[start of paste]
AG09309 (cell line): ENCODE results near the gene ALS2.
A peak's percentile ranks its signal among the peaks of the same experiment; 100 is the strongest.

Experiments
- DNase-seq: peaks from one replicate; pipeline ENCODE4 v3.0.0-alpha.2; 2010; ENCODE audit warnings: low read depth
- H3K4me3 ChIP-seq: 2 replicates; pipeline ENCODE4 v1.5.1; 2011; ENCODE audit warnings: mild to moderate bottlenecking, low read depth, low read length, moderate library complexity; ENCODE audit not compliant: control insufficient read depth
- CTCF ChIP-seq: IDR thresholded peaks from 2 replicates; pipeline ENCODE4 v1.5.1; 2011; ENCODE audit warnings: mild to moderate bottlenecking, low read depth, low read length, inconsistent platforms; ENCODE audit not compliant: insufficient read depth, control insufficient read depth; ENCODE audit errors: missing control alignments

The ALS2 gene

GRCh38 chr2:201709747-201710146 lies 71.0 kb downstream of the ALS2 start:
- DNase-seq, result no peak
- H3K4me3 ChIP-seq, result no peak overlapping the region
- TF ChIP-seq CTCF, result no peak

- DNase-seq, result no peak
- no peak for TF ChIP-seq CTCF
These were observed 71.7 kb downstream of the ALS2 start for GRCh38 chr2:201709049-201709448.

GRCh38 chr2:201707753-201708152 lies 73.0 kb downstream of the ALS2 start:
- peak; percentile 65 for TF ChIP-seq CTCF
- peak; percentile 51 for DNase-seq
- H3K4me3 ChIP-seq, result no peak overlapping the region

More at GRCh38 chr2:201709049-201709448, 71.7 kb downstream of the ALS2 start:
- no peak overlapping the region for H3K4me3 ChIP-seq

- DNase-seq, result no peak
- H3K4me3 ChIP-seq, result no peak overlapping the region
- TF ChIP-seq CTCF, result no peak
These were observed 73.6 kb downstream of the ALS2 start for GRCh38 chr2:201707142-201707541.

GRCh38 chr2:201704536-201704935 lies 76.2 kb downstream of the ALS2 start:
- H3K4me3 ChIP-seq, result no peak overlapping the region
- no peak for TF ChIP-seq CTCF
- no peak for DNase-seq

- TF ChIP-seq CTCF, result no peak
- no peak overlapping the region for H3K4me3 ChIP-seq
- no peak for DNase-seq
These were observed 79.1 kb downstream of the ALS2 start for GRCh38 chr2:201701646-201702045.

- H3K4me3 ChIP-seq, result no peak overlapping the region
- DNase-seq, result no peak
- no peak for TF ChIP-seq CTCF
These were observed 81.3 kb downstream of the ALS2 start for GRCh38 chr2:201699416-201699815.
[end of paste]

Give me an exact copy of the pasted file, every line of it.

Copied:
AG09309 (cell line): ENCODE results near the gene ALS2.
A peak's percentile ranks its signal among the peaks of the same experiment; 100 is the strongest.

Experiments
- DNase-seq: peaks from one replicate; pipeline ENCODE4 v3.0.0-alpha.2; 2010; ENCODE audit warnings: low read depth
- H3K4me3 ChIP-seq: 2 replicates; pipeline ENCODE4 v1.5.1; 2011; ENCODE audit warnings: mild to moderate bottlenecking, low read depth, low read length, moderate library complexity; ENCODE audit not compliant: control insufficient read depth
- CTCF ChIP-seq: IDR thresholded peaks from 2 replicates; pipeline ENCODE4 v1.5.1; 2011; ENCODE audit warnings: mild to moderate bottlenecking, low read depth, low read length, inconsistent platforms; ENCODE audit not compliant: insufficient read depth, control insufficient read depth; ENCODE audit errors: missing control alignments

The ALS2 gene

GRCh38 chr2:201709747-201710146 lies 71.0 kb downstream of the ALS2 start:
- DNase-seq, result no peak
- H3K4me3 ChIP-seq, result no peak overlapping the region
- TF ChIP-seq CTCF, result no peak

- DNase-seq, result no peak
- no peak for TF ChIP-seq CTCF
These were observed 71.7 kb downstream of the ALS2 start for GRCh38 chr2:201709049-201709448.

GRCh38 chr2:201707753-201708152 lies 73.0 kb downstream of the ALS2 start:
- peak; percentile 65 for TF ChIP-seq CTCF
- peak; percentile 51 for DNase-seq
- H3K4me3 ChIP-seq, result no peak overlapping the region

More at GRCh38 chr2:201709049-201709448, 71.7 kb downstream of the ALS2 start:
- no peak overlapping the region for H3K4me3 ChIP-seq

- DNase-seq, result no peak
- H3K4me3 ChIP-seq, result no peak overlapping the region
- TF ChIP-seq CTCF, result no peak
These were observed 73.6 kb downstream of the ALS2 start for GRCh38 chr2:201707142-201707541.

GRCh38 chr2:201704536-201704935 lies 76.2 kb downstream of the ALS2 start:
- H3K4me3 ChIP-seq, result no peak overlapping the region
- no peak for TF ChIP-seq CTCF
- no peak for DNase-seq

- TF ChIP-seq CTCF, result no peak
- no peak overlapping the region for H3K4me3 ChIP-seq
- no peak for DNase-seq
These were observed 79.1 kb downstream of the ALS2 start for GRCh38 chr2:201701646-201702045.

- H3K4me3 ChIP-seq, result no peak overlapping the region
- DNase-seq, result no peak
- no peak for TF ChIP-seq CTCF
These were observed 81.3 kb downstream of the ALS2 start for GRCh38 chr2:201699416-201699815.